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mueller and they don't write to it a judge. they write it to congress. do they have any case here? >> no, i don't think so at all. and i think the fact that they wrote it to congress indicates that they even know they don't have any case. >> right. >> as you said, it's on a government computer. when you fire up a government computer, it says right at the first part you get a ban they're says warning, this computer is owned by the united states government. users have no expectation of privacy. >> pretty clear. and mueller's spokesman said we obtained the e-mails through the consent of the user or through legal process there is a number of ways you can get them through legal process. you can get them with a search warrant, with a court order, a subpoena, or because this is a counterintelligence investigation, with a national security letter. so i take peter carr, the spokesman at his word when he said they used legal process to get these. and i think this argument is nonsense. >> this line jumped out at me. mueller issued a statement, which is extremely rare. we basically never hear anything from him. >> from his office. >> right.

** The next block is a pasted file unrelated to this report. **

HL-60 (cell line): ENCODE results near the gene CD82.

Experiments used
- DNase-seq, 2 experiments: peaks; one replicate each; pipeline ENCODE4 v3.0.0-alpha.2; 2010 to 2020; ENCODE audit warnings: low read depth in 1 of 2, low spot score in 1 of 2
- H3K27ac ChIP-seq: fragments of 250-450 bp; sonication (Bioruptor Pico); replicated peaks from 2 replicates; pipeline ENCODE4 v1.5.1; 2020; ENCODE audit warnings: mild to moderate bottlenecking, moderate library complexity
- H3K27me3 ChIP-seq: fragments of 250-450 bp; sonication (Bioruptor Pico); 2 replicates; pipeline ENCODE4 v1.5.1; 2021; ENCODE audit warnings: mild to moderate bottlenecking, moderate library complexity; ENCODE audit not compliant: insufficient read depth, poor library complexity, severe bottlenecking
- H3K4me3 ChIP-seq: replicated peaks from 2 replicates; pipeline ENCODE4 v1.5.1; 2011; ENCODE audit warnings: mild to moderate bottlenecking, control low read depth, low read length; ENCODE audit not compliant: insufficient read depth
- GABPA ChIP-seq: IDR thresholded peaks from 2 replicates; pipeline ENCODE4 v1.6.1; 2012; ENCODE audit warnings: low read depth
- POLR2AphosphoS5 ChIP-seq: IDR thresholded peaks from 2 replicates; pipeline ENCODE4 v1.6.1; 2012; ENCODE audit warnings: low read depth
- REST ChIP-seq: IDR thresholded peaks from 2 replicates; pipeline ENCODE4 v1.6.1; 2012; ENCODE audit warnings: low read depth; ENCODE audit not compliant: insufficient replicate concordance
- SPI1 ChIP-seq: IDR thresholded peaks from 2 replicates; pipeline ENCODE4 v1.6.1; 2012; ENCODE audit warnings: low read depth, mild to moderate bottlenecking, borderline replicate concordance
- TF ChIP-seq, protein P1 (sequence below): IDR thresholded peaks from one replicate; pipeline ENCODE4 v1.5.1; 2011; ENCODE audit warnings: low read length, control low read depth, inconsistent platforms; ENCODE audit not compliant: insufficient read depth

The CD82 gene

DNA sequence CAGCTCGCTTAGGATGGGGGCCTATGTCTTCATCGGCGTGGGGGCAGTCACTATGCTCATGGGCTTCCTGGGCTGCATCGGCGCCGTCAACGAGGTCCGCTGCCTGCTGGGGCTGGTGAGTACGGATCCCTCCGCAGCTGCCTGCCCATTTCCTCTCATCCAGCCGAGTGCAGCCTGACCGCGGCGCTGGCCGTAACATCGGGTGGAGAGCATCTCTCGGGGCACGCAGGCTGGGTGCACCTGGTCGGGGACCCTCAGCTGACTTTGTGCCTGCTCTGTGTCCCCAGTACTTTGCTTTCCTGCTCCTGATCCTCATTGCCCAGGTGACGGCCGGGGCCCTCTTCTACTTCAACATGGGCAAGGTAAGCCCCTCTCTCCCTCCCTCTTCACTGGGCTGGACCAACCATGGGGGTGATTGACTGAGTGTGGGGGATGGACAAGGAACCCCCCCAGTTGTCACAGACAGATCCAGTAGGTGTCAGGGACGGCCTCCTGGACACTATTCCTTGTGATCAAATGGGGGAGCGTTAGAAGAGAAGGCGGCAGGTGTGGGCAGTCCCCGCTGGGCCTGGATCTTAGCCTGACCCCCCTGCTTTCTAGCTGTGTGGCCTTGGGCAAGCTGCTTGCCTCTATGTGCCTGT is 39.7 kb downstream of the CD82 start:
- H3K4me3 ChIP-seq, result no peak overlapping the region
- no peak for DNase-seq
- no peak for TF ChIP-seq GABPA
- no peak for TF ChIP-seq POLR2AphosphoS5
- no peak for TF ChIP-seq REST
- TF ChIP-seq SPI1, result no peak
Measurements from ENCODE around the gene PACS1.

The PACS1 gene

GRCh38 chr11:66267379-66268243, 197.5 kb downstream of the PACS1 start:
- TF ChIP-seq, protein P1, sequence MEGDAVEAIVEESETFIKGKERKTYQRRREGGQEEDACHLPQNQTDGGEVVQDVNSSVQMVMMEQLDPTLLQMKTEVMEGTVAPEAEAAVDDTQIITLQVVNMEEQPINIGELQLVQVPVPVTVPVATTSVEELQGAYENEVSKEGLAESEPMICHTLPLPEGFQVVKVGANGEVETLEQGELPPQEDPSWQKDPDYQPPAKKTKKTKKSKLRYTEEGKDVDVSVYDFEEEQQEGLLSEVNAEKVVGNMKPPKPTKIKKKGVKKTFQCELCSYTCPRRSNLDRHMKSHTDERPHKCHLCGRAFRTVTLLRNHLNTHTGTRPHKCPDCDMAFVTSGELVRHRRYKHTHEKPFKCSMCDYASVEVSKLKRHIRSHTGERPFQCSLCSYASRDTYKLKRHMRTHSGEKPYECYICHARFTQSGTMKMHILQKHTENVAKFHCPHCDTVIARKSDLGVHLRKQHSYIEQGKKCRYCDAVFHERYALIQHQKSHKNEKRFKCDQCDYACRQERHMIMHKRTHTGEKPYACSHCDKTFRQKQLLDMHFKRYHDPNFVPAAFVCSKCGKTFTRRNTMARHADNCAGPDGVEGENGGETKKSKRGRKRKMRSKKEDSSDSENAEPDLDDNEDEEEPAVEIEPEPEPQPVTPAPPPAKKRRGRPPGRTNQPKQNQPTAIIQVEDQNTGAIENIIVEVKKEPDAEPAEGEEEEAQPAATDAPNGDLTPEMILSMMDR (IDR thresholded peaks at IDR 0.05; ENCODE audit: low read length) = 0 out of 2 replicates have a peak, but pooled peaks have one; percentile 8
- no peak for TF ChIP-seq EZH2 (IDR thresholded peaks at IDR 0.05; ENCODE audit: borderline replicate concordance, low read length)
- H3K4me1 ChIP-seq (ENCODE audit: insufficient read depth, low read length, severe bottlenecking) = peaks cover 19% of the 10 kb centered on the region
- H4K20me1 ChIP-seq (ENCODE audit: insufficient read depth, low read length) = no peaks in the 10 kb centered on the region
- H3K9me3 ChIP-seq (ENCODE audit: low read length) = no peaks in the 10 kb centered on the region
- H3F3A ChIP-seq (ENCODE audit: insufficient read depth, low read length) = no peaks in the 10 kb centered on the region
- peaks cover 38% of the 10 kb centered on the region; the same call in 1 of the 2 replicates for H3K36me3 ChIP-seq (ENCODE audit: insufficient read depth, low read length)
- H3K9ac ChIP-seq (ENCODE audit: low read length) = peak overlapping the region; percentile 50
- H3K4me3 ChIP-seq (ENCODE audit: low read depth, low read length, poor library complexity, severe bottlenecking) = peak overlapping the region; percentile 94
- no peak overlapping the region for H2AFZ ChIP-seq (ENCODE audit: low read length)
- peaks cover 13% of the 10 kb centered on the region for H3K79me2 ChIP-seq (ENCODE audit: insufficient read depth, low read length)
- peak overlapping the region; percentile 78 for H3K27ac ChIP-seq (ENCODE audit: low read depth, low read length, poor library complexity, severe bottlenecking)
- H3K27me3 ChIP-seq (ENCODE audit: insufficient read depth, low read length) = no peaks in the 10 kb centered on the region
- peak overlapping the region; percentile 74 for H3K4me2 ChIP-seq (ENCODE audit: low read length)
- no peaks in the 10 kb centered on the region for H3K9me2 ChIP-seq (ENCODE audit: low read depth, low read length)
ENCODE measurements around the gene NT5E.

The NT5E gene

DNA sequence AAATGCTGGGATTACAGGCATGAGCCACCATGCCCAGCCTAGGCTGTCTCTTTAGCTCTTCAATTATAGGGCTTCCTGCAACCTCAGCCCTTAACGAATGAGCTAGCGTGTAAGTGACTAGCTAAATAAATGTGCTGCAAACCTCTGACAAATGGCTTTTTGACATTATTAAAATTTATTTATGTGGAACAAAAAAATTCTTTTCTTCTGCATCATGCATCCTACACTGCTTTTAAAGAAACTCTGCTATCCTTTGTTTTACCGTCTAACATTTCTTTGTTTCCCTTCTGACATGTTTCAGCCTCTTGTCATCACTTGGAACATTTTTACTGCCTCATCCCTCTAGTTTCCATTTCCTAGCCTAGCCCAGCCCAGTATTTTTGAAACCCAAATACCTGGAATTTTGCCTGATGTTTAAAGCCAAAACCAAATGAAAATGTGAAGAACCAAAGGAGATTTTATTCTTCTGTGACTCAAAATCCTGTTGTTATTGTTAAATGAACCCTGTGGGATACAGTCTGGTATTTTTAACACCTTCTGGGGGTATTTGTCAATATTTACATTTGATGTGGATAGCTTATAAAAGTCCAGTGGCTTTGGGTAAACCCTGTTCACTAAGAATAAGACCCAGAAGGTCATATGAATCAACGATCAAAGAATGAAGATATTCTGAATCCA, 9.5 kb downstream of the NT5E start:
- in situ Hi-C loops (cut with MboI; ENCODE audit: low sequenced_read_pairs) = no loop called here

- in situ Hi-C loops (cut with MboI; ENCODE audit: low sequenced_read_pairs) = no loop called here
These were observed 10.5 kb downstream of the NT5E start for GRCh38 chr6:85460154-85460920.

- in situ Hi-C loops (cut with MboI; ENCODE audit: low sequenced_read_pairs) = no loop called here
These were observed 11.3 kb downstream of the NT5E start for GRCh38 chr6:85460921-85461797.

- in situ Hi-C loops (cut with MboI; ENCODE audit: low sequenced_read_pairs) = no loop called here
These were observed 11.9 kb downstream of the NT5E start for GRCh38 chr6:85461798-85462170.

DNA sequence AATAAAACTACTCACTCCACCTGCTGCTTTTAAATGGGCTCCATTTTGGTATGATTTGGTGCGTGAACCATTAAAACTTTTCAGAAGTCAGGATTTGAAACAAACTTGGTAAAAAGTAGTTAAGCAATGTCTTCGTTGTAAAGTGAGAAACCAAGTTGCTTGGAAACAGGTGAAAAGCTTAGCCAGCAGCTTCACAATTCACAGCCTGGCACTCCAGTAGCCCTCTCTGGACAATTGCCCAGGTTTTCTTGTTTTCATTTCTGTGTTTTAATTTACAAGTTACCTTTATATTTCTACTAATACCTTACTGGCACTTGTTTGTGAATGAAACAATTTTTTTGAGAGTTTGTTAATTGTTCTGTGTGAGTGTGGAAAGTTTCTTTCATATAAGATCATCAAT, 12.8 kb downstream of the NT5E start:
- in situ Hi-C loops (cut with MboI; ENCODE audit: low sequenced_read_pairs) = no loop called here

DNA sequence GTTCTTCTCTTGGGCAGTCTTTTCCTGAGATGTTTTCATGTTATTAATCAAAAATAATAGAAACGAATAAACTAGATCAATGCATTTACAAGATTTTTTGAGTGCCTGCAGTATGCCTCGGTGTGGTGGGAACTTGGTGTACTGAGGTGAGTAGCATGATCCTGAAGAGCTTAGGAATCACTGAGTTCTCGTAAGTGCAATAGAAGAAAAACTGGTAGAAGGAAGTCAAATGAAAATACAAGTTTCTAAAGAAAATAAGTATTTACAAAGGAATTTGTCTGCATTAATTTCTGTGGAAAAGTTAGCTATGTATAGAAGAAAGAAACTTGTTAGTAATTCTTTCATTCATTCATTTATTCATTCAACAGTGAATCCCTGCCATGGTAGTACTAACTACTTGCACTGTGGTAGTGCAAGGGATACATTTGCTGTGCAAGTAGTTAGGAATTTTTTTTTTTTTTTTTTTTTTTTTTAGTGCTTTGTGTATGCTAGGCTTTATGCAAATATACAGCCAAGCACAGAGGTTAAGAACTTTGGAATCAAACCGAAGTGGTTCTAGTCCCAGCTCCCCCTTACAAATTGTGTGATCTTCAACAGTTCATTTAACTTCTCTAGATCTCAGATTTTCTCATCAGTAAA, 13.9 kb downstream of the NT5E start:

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>> as far as the reporters and his office, they're not even leaking. it caught my eye. when we have obtained e-mails in the course of our ongoing criminal investigation, we have secured either the account owner's consent or appropriate criminal process. really got that adjective criminal in there twice. >> that's what this is all about. this is a criminal investigation. if you look at this seven-page letter which is a bunch of hooie. this is unbelievable. they threw around all these legal terms. this is privilege, that is privilege. what they don't acknowledge is there is no executive privilege because trump is not the president and there is no attorney-client privilege because they don't even explain how attorneys had anything to do with these e-mails. >> why are -- lawyers that i know across the political and ideological spectrum seem to not be particularly enthusiastic about the job that the president's lawyers are doing. do you share that assessment? >> i tell you, i wouldn't hire them to get an ant out of my house. i really would not rely on them